In every share market there is a place reserved for the so-called glamour shares. The attributes of these stocks vary, and they are hard to define, but they are usually high-growth businesses, exposed to an investment megatrend (think digital disruption or the Asian consumer) and have recently experienced share price strength.

All three stocks on this list meet these three criteria. But it would be a mistake to buy them without considering why they may not be able to repeat their performances in 2016.

Blackmores Limited (ASX: BKL) was the success story of 2015, with the venerable vitamin maker delivering investors almost $200 per share capital growth over calendar 2015.

However, it was not that long ago that Blackmores was struggling under the weight of a structural shift towards pharmacy warehouses rather than community pharmacies. This was eroding margins, at the same time as Swisse Wellness was aggressively advertising its product using every celebrity it could sign up.

While the demand for vitamins from Asia is undoubtedly growing, the fact that Blackmores was recently held back by fairly routine business factors shows investors something important: it is not in possession of a unique, difficult to replicate product or service. Indeed, many firms are attempting to emulate the success of Blackmores, with competitors in Australia, New Zealand and Europe all fighting hard for a slice of the Asian vitamin boom.

Blackmores does have a strong brand name and exposure to Asia, but brand is not an entrenched source of competitive advantage for an undifferentiated product like vitamins, and the majority of company earnings still come from Australia.

Domino’s Pizza Enterprises Ltd (ASX: DMP) is another company that had a brilliant 2015, doubling its share price over the year. The pizza maker has morphed into a quasi-tech stock, with CEO Don Meij talking as much about innovation and digital disruption as he does about pizza toppings and menu additions.

Innovations like four click ordering online or the ability to send a text message to order a pizza (yes, seriously) coupled with acquisitions offshore all helped propel revenues and profits to record levels.

Domino’s is now represented in Australia as well as Japan, France, Germany, England, the Netherlands and Belgium. However, each of these markets have discrete challenges, and as global giants like McDonald’s and KFC have shown through their international struggles in recent years, the international transferability of a fast food business model is questionable.

With management likely to be busy bedding down all of the new acquisitions and joint ventures in 2016, there is unlikely to be much market moving news in terms of corporate activity, and there is a question mark about how much of Domino’s Australia’s success can be replicated offshore.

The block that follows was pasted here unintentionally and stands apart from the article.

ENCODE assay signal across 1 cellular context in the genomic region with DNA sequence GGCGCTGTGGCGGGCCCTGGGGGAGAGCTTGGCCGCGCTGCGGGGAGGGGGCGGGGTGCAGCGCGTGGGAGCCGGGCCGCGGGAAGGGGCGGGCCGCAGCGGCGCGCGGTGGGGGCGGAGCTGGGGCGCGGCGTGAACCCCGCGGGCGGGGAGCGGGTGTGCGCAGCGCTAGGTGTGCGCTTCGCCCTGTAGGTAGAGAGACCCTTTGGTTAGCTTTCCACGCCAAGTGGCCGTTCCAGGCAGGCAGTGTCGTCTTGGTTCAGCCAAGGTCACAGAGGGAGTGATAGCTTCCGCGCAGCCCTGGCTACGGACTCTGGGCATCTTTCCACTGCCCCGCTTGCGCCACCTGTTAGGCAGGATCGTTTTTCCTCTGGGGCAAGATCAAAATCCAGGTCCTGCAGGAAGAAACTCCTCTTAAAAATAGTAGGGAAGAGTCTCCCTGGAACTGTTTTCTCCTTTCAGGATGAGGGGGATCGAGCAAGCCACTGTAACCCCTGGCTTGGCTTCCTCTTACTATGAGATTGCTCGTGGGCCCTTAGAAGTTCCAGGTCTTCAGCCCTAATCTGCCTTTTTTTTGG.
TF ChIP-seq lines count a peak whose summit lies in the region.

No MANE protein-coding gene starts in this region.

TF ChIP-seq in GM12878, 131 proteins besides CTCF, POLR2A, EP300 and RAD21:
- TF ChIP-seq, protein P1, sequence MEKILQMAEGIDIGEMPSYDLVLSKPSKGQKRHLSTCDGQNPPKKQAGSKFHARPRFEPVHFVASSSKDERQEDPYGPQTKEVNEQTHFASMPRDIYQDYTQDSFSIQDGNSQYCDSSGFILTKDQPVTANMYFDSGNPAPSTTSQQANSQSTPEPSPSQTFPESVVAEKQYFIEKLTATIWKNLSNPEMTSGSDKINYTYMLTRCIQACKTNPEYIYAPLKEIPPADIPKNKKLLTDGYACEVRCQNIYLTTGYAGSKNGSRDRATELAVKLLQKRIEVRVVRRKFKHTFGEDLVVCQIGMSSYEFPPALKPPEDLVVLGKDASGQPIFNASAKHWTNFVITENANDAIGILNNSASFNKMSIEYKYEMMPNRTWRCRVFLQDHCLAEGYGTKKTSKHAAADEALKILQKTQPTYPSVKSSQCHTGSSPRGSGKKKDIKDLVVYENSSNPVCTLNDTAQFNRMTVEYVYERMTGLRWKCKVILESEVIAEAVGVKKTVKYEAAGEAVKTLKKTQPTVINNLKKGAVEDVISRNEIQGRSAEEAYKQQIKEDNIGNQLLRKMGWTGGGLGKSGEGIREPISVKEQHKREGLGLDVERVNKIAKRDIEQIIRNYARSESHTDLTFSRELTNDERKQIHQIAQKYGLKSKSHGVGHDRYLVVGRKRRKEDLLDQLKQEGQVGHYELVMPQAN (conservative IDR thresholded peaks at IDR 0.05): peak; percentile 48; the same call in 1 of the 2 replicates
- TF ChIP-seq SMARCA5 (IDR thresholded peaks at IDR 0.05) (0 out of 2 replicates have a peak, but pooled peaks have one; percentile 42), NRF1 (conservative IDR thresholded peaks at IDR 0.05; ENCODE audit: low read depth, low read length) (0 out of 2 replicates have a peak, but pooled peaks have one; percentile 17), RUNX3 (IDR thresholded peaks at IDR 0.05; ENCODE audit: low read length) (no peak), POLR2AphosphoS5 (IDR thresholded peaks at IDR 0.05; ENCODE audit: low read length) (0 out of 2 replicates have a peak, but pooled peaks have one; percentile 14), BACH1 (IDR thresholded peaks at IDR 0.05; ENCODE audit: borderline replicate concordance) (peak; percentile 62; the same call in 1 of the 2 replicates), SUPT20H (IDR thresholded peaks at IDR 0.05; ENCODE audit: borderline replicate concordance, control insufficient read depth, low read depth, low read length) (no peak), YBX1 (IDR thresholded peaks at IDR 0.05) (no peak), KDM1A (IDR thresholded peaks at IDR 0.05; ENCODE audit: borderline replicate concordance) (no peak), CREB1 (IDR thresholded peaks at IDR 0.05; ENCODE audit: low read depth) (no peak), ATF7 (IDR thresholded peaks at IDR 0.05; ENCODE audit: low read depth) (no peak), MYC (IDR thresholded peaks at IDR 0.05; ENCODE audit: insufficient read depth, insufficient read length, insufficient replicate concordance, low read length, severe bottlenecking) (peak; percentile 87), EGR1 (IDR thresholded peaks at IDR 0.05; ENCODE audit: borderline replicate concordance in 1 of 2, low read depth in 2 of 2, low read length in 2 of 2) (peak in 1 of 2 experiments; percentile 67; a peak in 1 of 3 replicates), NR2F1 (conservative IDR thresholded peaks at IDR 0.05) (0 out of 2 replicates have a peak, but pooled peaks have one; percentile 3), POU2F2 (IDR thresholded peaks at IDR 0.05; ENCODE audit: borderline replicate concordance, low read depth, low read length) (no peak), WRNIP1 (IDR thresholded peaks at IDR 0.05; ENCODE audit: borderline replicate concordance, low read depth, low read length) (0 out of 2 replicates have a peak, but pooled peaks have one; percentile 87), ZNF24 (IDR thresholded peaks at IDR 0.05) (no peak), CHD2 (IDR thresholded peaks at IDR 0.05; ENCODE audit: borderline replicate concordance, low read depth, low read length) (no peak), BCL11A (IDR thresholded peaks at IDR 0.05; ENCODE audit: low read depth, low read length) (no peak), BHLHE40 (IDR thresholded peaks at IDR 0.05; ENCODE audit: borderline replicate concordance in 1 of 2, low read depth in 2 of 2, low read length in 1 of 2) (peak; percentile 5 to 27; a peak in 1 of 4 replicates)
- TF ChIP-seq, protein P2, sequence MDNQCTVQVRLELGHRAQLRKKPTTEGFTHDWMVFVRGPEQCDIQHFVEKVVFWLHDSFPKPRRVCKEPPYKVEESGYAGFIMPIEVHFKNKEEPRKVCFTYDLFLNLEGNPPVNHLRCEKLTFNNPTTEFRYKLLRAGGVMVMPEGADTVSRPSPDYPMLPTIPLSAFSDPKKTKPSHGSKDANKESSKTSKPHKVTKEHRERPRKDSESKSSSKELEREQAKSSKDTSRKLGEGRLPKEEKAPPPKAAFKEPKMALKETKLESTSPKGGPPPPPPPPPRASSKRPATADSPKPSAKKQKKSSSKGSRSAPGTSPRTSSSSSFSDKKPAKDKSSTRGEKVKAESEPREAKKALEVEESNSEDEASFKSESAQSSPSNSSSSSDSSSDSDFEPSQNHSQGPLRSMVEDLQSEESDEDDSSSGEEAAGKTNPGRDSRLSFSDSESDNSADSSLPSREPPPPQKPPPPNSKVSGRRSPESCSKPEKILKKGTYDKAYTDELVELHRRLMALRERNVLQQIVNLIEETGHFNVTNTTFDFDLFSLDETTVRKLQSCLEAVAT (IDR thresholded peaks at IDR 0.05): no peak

Seek Limited (ASX: SEK) has been a market darling for over a decade now. It took the traditional classifieds method of listing jobs and consolidated it into a simple, easy to search online jobs board.

This allowed it to grow into a multi-billion dollar company, and expand well beyond the small Australian market into larger international arenas, including China, Brazil, Mexico and the Asia Pacific region more generally. The company has also stated its intention to source more revenue from overseas than domestically.

However, to do that, Seek will be up against a company that is disrupting the disrupters: LinkedIn. LinkedIn began life as an online resume / CV for job seekers, but has now evolved into a recruiting database, education company and employee contact portal as well.

In fact, businesses looking to hire can post jobs directly on the site, get lists of suitable candidates sent to them, and view the work histories of potential employees before they even solicit applications. The process also works in reverse, with candidates able to search all jobs posted on the site.

Anecdotal evidence suggests that certain industries like IT and consulting use LinkedIn for the vast majority of their hiring, while other fields are also making more use of the highly engaged, tailored and personal experience that LinkedIn can offer both employers and job seekers.

As a result of competition from a genuine Silicon Valley superstar, Seek may well find that international and domestic growth in 2016 is far more difficult than it has been in the past.

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Motley Fool contributor Ry Padarath has no position in any stocks mentioned. Unless otherwise noted, the author does not have a position in any stocks mentioned by the author in the comments below. The Motley Fool Australia has no position in any of the stocks mentioned. We Fools may not all hold the same opinions, but we all believe that considering a diverse range of insights makes us better investors. The Motley Fool has a disclosure policy. This article contains general investment advice only (under AFSL 400691). Authorised by Bruce Jackson.